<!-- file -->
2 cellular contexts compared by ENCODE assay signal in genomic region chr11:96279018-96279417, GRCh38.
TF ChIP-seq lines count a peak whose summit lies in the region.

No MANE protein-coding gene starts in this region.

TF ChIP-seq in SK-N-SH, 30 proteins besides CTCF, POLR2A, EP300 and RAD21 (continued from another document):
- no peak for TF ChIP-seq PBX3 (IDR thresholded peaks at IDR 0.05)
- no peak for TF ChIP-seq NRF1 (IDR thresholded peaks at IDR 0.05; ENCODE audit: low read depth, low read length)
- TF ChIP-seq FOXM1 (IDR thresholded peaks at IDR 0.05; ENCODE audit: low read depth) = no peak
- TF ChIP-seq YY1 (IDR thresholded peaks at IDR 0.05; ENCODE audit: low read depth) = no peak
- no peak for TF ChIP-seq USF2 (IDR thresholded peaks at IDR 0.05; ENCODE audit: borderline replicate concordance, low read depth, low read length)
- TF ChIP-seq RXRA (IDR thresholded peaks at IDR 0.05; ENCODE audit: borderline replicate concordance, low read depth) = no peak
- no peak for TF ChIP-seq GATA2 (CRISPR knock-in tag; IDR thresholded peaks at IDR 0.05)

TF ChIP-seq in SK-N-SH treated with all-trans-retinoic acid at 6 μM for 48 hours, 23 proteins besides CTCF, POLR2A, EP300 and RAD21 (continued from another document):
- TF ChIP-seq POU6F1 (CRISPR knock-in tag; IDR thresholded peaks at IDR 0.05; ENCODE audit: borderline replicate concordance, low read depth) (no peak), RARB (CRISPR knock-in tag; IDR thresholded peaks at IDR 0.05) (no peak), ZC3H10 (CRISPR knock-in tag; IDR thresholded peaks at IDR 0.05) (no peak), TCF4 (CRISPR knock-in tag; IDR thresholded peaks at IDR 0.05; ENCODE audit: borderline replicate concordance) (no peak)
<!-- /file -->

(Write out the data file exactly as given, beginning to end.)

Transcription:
2 cellular contexts compared by ENCODE assay signal in genomic region chr11:96279018-96279417, GRCh38.
TF ChIP-seq lines count a peak whose summit lies in the region.

No MANE protein-coding gene starts in this region.

TF ChIP-seq in SK-N-SH, 30 proteins besides CTCF, POLR2A, EP300 and RAD21 (continued from another document):
- no peak for TF ChIP-seq PBX3 (IDR thresholded peaks at IDR 0.05)
- no peak for TF ChIP-seq NRF1 (IDR thresholded peaks at IDR 0.05; ENCODE audit: low read depth, low read length)
- TF ChIP-seq FOXM1 (IDR thresholded peaks at IDR 0.05; ENCODE audit: low read depth) = no peak
- TF ChIP-seq YY1 (IDR thresholded peaks at IDR 0.05; ENCODE audit: low read depth) = no peak
- no peak for TF ChIP-seq USF2 (IDR thresholded peaks at IDR 0.05; ENCODE audit: borderline replicate concordance, low read depth, low read length)
- TF ChIP-seq RXRA (IDR thresholded peaks at IDR 0.05; ENCODE audit: borderline replicate concordance, low read depth) = no peak
- no peak for TF ChIP-seq GATA2 (CRISPR knock-in tag; IDR thresholded peaks at IDR 0.05)

TF ChIP-seq in SK-N-SH treated with all-trans-retinoic acid at 6 μM for 48 hours, 23 proteins besides CTCF, POLR2A, EP300 and RAD21 (continued from another document):
- TF ChIP-seq POU6F1 (CRISPR knock-in tag; IDR thresholded peaks at IDR 0.05; ENCODE audit: borderline replicate concordance, low read depth) (no peak), RARB (CRISPR knock-in tag; IDR thresholded peaks at IDR 0.05) (no peak), ZC3H10 (CRISPR knock-in tag; IDR thresholded peaks at IDR 0.05) (no peak), TCF4 (CRISPR knock-in tag; IDR thresholded peaks at IDR 0.05; ENCODE audit: borderline replicate concordance) (no peak)